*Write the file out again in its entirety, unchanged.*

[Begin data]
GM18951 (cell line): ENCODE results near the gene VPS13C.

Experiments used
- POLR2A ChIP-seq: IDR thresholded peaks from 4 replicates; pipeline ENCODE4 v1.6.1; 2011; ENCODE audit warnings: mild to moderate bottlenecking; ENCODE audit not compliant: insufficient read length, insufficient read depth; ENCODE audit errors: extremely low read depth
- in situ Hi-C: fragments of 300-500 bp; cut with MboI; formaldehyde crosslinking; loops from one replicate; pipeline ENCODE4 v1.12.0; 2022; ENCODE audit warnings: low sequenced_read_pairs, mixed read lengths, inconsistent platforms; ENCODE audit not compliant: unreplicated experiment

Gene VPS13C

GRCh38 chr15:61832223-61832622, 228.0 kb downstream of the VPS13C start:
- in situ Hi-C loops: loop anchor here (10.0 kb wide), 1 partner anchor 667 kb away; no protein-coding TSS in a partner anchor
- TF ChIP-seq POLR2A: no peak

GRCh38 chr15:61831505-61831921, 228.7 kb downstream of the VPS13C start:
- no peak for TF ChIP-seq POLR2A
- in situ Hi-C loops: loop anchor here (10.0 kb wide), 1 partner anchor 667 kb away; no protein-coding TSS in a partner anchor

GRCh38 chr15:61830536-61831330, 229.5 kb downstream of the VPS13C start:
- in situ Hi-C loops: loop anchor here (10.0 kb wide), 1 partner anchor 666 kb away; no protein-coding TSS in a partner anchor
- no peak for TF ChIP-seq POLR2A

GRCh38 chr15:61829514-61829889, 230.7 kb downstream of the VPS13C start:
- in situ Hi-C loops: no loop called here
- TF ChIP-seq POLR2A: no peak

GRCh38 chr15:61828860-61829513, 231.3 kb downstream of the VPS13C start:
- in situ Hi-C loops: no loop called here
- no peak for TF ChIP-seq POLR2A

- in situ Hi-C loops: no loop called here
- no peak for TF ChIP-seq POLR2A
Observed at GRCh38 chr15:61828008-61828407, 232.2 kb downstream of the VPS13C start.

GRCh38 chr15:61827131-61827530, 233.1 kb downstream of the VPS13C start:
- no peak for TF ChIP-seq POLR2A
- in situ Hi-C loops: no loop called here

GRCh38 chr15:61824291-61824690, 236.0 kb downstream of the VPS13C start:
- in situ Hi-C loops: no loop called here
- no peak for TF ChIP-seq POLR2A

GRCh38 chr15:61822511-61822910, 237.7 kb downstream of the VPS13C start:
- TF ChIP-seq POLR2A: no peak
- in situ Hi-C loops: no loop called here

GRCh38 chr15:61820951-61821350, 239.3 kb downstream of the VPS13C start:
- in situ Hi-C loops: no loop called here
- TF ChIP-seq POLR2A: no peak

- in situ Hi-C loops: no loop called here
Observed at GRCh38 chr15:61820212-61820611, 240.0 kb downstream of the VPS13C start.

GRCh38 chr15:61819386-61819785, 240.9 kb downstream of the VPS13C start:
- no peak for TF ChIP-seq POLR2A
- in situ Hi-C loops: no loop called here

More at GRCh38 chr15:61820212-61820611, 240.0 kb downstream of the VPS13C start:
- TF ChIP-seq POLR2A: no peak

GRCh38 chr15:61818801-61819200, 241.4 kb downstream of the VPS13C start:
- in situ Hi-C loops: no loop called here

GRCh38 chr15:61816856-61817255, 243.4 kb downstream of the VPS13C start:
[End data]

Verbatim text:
GM18951 (cell line): ENCODE results near the gene VPS13C.

Experiments used
- POLR2A ChIP-seq: IDR thresholded peaks from 4 replicates; pipeline ENCODE4 v1.6.1; 2011; ENCODE audit warnings: mild to moderate bottlenecking; ENCODE audit not compliant: insufficient read length, insufficient read depth; ENCODE audit errors: extremely low read depth
- in situ Hi-C: fragments of 300-500 bp; cut with MboI; formaldehyde crosslinking; loops from one replicate; pipeline ENCODE4 v1.12.0; 2022; ENCODE audit warnings: low sequenced_read_pairs, mixed read lengths, inconsistent platforms; ENCODE audit not compliant: unreplicated experiment

Gene VPS13C

GRCh38 chr15:61832223-61832622, 228.0 kb downstream of the VPS13C start:
- in situ Hi-C loops: loop anchor here (10.0 kb wide), 1 partner anchor 667 kb away; no protein-coding TSS in a partner anchor
- TF ChIP-seq POLR2A: no peak

GRCh38 chr15:61831505-61831921, 228.7 kb downstream of the VPS13C start:
- no peak for TF ChIP-seq POLR2A
- in situ Hi-C loops: loop anchor here (10.0 kb wide), 1 partner anchor 667 kb away; no protein-coding TSS in a partner anchor

GRCh38 chr15:61830536-61831330, 229.5 kb downstream of the VPS13C start:
- in situ Hi-C loops: loop anchor here (10.0 kb wide), 1 partner anchor 666 kb away; no protein-coding TSS in a partner anchor
- no peak for TF ChIP-seq POLR2A

GRCh38 chr15:61829514-61829889, 230.7 kb downstream of the VPS13C start:
- in situ Hi-C loops: no loop called here
- TF ChIP-seq POLR2A: no peak

GRCh38 chr15:61828860-61829513, 231.3 kb downstream of the VPS13C start:
- in situ Hi-C loops: no loop called here
- no peak for TF ChIP-seq POLR2A

- in situ Hi-C loops: no loop called here
- no peak for TF ChIP-seq POLR2A
Observed at GRCh38 chr15:61828008-61828407, 232.2 kb downstream of the VPS13C start.

GRCh38 chr15:61827131-61827530, 233.1 kb downstream of the VPS13C start:
- no peak for TF ChIP-seq POLR2A
- in situ Hi-C loops: no loop called here

GRCh38 chr15:61824291-61824690, 236.0 kb downstream of the VPS13C start:
- in situ Hi-C loops: no loop called here
- no peak for TF ChIP-seq POLR2A

GRCh38 chr15:61822511-61822910, 237.7 kb downstream of the VPS13C start:
- TF ChIP-seq POLR2A: no peak
- in situ Hi-C loops: no loop called here

GRCh38 chr15:61820951-61821350, 239.3 kb downstream of the VPS13C start:
- in situ Hi-C loops: no loop called here
- TF ChIP-seq POLR2A: no peak

- in situ Hi-C loops: no loop called here
Observed at GRCh38 chr15:61820212-61820611, 240.0 kb downstream of the VPS13C start.

GRCh38 chr15:61819386-61819785, 240.9 kb downstream of the VPS13C start:
- no peak for TF ChIP-seq POLR2A
- in situ Hi-C loops: no loop called here

More at GRCh38 chr15:61820212-61820611, 240.0 kb downstream of the VPS13C start:
- TF ChIP-seq POLR2A: no peak

GRCh38 chr15:61818801-61819200, 241.4 kb downstream of the VPS13C start:
- in situ Hi-C loops: no loop called here

GRCh38 chr15:61816856-61817255, 243.4 kb downstream of the VPS13C start: